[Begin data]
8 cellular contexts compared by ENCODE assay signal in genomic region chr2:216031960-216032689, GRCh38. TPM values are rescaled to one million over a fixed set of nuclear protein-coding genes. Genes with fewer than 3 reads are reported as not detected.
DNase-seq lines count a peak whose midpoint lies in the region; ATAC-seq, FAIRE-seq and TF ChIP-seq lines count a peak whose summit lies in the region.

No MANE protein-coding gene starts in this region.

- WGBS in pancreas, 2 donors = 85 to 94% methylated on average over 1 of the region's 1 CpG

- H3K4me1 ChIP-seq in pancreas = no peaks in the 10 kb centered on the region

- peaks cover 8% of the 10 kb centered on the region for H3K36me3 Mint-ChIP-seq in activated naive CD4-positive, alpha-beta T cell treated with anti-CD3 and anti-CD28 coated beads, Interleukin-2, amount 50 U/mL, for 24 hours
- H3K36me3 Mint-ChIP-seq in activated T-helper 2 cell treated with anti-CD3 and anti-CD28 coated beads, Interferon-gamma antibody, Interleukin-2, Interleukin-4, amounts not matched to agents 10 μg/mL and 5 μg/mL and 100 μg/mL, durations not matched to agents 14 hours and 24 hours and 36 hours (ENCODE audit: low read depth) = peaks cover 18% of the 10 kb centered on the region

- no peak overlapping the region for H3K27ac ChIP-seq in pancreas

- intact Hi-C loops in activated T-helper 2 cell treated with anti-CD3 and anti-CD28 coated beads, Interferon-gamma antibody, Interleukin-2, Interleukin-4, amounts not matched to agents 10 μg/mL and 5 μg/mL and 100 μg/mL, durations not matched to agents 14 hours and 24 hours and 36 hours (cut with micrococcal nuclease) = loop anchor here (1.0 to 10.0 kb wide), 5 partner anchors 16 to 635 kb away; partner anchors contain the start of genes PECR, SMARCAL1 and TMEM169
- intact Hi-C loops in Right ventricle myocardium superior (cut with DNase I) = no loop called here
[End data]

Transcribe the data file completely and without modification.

8 cellular contexts compared by ENCODE assay signal in genomic region chr2:216031960-216032689, GRCh38. TPM values are rescaled to one million over a fixed set of nuclear protein-coding genes. Genes with fewer than 3 reads are reported as not detected.
DNase-seq lines count a peak whose midpoint lies in the region; ATAC-seq, FAIRE-seq and TF ChIP-seq lines count a peak whose summit lies in the region.

No MANE protein-coding gene starts in this region.

- WGBS in pancreas, 2 donors = 85 to 94% methylated on average over 1 of the region's 1 CpG

- H3K4me1 ChIP-seq in pancreas = no peaks in the 10 kb centered on the region

- peaks cover 8% of the 10 kb centered on the region for H3K36me3 Mint-ChIP-seq in activated naive CD4-positive, alpha-beta T cell treated with anti-CD3 and anti-CD28 coated beads, Interleukin-2, amount 50 U/mL, for 24 hours
- H3K36me3 Mint-ChIP-seq in activated T-helper 2 cell treated with anti-CD3 and anti-CD28 coated beads, Interferon-gamma antibody, Interleukin-2, Interleukin-4, amounts not matched to agents 10 μg/mL and 5 μg/mL and 100 μg/mL, durations not matched to agents 14 hours and 24 hours and 36 hours (ENCODE audit: low read depth) = peaks cover 18% of the 10 kb centered on the region

- no peak overlapping the region for H3K27ac ChIP-seq in pancreas

- intact Hi-C loops in activated T-helper 2 cell treated with anti-CD3 and anti-CD28 coated beads, Interferon-gamma antibody, Interleukin-2, Interleukin-4, amounts not matched to agents 10 μg/mL and 5 μg/mL and 100 μg/mL, durations not matched to agents 14 hours and 24 hours and 36 hours (cut with micrococcal nuclease) = loop anchor here (1.0 to 10.0 kb wide), 5 partner anchors 16 to 635 kb away; partner anchors contain the start of genes PECR, SMARCAL1 and TMEM169
- intact Hi-C loops in Right ventricle myocardium superior (cut with DNase I) = no loop called here